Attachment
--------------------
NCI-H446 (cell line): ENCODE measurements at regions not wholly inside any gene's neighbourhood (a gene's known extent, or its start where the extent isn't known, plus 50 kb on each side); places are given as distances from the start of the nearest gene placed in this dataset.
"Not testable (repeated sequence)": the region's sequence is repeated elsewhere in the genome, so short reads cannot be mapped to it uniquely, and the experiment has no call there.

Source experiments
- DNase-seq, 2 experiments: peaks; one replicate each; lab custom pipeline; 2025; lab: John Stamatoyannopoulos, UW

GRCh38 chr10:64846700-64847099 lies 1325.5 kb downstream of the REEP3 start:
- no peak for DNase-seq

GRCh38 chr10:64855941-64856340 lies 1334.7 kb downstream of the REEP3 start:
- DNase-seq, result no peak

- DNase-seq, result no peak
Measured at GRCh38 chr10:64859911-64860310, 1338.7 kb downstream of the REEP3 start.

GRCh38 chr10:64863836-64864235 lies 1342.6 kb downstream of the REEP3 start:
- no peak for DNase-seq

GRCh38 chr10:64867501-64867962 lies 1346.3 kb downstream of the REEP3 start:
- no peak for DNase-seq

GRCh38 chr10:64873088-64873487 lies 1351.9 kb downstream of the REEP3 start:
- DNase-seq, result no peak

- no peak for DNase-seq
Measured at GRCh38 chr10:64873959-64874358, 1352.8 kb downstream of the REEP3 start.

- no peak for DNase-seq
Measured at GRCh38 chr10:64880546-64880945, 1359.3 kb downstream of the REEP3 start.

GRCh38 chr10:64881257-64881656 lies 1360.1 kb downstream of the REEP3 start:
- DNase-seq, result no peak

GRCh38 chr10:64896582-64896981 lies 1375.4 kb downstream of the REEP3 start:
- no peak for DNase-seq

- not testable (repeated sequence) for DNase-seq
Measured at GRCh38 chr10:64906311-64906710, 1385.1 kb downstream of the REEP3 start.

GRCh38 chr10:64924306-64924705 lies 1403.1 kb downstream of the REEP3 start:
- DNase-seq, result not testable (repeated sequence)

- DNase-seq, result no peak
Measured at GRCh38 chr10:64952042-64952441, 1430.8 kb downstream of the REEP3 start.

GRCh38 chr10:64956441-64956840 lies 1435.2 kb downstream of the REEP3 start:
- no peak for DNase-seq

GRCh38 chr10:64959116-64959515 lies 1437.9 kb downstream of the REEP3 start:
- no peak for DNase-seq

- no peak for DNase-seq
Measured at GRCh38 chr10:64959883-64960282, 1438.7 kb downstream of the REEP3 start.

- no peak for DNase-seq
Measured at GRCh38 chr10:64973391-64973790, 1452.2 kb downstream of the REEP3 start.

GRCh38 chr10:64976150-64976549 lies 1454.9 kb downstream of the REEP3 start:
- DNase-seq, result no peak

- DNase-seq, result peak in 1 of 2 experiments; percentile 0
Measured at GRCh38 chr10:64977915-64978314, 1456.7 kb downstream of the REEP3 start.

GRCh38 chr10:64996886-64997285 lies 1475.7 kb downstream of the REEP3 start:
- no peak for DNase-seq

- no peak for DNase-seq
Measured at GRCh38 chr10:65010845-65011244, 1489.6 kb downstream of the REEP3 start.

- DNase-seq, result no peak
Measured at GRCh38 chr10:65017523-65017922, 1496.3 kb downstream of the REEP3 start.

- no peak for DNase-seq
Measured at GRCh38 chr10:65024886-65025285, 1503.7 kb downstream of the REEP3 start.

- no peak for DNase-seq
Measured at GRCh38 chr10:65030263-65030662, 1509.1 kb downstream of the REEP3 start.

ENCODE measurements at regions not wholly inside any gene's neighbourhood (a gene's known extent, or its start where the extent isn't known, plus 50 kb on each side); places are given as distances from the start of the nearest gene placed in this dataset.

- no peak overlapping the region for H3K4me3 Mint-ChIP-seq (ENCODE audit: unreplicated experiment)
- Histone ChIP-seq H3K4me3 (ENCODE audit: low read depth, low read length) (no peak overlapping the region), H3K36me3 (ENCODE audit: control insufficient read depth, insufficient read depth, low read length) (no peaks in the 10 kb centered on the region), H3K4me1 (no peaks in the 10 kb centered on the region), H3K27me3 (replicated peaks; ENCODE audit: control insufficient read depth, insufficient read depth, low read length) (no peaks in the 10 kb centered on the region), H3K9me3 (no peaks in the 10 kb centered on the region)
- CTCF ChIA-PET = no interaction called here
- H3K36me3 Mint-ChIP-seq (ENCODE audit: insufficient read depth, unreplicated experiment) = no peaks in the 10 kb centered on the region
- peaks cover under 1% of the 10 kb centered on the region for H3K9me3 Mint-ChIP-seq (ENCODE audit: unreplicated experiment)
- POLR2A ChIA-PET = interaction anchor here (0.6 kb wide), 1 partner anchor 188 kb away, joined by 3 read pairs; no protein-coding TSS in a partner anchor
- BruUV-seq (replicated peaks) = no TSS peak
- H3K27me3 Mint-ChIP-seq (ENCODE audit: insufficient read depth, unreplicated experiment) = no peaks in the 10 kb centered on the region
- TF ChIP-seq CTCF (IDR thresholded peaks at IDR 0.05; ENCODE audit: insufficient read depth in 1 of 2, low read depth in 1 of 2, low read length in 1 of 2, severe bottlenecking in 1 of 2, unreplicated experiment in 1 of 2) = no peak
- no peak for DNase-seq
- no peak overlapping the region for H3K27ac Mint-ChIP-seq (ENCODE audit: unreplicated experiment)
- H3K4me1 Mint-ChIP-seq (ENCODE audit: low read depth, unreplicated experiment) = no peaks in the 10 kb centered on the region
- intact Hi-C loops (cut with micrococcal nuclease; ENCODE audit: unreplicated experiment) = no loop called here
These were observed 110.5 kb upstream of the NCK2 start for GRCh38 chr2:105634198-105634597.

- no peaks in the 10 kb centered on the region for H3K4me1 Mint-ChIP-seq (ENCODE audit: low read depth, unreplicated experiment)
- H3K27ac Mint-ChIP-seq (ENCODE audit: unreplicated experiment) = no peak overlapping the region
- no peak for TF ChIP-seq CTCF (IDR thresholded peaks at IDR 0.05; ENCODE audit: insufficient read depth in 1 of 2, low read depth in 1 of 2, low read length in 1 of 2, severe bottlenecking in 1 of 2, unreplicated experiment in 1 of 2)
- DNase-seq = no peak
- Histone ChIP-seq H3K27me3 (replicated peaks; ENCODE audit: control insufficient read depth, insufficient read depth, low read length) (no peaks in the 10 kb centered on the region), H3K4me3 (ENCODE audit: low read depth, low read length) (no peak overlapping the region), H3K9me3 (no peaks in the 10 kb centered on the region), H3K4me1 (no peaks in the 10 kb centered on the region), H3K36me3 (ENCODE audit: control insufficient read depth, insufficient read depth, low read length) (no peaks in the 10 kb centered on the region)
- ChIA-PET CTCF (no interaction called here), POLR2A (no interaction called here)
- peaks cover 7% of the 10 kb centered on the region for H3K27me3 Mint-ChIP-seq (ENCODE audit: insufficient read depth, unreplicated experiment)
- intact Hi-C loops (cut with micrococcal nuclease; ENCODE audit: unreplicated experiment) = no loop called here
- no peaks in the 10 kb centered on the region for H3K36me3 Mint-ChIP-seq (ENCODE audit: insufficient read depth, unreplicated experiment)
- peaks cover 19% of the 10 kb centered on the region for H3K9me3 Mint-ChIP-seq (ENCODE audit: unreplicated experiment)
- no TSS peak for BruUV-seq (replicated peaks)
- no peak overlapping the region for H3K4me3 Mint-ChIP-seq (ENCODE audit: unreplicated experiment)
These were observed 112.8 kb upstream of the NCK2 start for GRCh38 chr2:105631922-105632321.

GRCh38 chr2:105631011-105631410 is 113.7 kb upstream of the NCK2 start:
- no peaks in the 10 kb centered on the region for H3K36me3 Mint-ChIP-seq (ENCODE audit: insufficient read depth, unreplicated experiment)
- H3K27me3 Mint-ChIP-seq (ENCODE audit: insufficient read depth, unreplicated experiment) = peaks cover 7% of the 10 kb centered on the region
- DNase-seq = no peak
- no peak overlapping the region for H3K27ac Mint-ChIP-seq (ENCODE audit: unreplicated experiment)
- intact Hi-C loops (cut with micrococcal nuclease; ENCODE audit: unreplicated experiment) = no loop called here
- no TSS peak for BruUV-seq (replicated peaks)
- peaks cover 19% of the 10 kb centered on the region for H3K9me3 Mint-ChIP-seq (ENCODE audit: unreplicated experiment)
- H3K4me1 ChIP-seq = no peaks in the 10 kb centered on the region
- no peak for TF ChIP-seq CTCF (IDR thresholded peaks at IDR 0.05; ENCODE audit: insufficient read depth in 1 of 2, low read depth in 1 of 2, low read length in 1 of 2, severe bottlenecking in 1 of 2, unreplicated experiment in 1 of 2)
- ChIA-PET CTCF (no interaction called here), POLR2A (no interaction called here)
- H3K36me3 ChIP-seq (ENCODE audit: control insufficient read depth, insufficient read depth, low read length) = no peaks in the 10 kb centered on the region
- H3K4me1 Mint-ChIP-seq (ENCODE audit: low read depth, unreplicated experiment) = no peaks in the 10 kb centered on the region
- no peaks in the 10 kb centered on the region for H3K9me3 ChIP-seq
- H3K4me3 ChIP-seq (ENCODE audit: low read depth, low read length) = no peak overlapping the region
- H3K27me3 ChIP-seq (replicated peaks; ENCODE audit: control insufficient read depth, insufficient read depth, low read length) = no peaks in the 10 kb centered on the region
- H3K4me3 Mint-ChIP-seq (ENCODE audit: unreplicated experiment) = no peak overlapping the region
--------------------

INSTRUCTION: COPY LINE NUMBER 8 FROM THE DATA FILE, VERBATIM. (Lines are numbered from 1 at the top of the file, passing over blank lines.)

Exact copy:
- DNase-seq, result no peak